What do you replace those security concepts with?

How about ones that say that security systems are not binary “on-off” concepts, but instead can be seen as a gentle gradient. And where user experiences developed by researchers create security products that actually, um, work. This new world is conceived by Scout Brody, executive director of Simply Secure, a nonprofit dedicated to leveraging user interface design to make security easier and more intuitive to use.

“UX design is a critical part of any system, including security systems that are only meant to be used by highly technical expert users,” according to Brody. “ So if you have a system that helps monitor network traffic, if it’s not usable by the people who are designed to use it or it’s designed for, then it’s not actually going to help them do their jobs.”

In the first part of my interview with Scout Brody, we cover why security systems aren’t binary, the value of user interface designers, and how to cross pollinate user personas with threat models.

 

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Professor Angela Sasse on the Economics of Security

In part two of my interview with Angela Sasse, Professor of Human-Centred Technology, she shared an engagement she had with British Telecom(BT).

The accountants at BT said that users were resetting passwords at a rate that overwhelmed the helpdesk’s resources, making the cost untenable. The security team believed that the employees were the problem, meanwhile Sasse and her team thought otherwise. She likened the problem of requiring users to remember their passwords to memory exercises. And with Sasse’s help, they worked together to change the security policy that worked for both the company and the user.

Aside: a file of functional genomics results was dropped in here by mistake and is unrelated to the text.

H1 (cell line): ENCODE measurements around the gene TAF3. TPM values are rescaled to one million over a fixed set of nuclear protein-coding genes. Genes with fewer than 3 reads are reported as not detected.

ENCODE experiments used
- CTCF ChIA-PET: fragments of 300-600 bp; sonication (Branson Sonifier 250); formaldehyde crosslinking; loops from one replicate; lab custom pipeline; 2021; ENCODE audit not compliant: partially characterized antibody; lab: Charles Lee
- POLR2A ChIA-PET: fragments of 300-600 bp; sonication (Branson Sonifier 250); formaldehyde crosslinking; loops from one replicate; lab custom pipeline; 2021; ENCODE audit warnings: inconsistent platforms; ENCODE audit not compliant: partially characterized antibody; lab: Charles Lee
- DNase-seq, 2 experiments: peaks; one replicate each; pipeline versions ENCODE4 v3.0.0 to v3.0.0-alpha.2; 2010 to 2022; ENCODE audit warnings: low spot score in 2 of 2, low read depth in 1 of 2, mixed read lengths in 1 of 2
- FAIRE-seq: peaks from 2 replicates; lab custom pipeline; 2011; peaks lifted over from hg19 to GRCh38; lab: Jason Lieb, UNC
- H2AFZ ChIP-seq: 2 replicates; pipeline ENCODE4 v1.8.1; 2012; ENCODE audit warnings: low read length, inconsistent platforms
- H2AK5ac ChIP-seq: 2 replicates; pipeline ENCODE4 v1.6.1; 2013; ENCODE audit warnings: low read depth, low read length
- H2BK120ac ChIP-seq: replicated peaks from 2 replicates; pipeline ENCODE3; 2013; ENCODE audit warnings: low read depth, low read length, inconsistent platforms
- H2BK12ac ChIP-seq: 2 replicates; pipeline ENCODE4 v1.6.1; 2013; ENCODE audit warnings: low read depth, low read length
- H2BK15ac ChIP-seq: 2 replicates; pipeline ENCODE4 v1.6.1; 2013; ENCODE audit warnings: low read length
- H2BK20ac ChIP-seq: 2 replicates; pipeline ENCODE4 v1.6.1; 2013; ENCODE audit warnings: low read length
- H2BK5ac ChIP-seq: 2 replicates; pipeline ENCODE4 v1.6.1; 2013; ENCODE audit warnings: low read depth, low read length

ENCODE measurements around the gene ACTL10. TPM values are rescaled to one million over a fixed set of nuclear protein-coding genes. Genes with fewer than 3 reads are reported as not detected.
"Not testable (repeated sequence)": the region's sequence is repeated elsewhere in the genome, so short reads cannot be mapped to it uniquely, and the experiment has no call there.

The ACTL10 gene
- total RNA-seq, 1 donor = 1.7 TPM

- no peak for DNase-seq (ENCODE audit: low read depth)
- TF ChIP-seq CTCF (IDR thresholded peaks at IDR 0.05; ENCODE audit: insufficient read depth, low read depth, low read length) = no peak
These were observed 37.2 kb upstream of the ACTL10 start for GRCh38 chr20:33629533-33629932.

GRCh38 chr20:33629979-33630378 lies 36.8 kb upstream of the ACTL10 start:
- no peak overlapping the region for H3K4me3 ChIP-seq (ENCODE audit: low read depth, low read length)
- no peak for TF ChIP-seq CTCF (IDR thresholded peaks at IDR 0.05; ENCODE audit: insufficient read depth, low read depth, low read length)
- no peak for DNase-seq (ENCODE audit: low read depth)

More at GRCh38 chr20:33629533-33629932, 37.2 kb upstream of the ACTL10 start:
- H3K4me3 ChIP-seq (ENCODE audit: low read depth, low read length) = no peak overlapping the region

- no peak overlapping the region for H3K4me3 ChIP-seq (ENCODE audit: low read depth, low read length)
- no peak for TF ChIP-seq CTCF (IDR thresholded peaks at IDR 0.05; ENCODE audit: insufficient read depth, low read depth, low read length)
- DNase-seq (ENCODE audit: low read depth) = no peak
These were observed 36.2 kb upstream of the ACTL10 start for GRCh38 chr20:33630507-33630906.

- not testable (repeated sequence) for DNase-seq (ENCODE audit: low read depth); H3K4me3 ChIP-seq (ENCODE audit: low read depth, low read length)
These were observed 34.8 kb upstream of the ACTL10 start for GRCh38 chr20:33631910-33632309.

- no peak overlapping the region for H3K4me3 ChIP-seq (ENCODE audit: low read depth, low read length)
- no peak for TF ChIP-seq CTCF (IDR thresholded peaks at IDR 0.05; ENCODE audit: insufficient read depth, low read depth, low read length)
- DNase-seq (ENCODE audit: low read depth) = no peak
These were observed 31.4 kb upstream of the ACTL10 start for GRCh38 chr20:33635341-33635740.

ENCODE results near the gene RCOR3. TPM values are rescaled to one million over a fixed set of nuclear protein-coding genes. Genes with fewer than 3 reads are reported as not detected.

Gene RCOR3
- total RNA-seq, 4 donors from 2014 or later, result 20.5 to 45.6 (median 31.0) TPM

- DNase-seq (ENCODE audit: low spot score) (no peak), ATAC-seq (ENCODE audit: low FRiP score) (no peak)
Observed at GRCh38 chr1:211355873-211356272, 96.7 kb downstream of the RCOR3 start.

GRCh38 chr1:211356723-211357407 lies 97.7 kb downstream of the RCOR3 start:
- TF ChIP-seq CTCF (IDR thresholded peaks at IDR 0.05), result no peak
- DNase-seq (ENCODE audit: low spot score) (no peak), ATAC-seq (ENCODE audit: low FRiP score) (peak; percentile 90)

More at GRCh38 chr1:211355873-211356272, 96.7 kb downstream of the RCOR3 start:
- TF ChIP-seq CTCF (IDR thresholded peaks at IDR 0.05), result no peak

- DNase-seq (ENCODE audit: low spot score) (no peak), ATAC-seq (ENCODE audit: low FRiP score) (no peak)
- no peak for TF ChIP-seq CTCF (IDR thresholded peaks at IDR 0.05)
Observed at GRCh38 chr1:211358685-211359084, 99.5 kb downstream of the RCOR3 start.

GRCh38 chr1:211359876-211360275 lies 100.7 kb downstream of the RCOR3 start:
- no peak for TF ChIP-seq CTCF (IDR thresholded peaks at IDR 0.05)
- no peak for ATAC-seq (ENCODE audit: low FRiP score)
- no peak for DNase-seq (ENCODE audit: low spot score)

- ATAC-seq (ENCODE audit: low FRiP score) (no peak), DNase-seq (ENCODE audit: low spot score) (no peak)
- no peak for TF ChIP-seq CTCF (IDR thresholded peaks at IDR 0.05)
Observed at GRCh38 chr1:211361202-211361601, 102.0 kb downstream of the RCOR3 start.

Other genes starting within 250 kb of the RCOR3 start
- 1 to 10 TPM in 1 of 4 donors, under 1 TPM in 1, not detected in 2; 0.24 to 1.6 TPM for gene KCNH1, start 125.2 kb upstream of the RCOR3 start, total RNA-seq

We also covered the complexities of choosing the right form of authentication (i.e. passwords, 2FA or biometrics?), the pros and cons of user training, and the importance of listening to your users.

 

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Professor Angela Sasse FREng on Human-Centered Security

Lately, we’ve been hearing more from security experts who are urging IT pros to stop scapegoating users as the primary reason for not achieving security nirvana. After covering this controversy on a recent episode of the Inside Out Security Show, I thought it was worth having an in-depth conversation with an expert.

So, I contacted Angela Sasse, Professor of Human-Centred Technology in the Department of Computer Science at University College London, UK. Over the past 15 years, she has been researching the human-centered aspects of security, privacy, identity and trust. In 2015, for her innovative work, she was awarded the Fellowship of the Royal Academy of Engineering(FREng) for being one of the best and brightest engineer and technologist in the UK.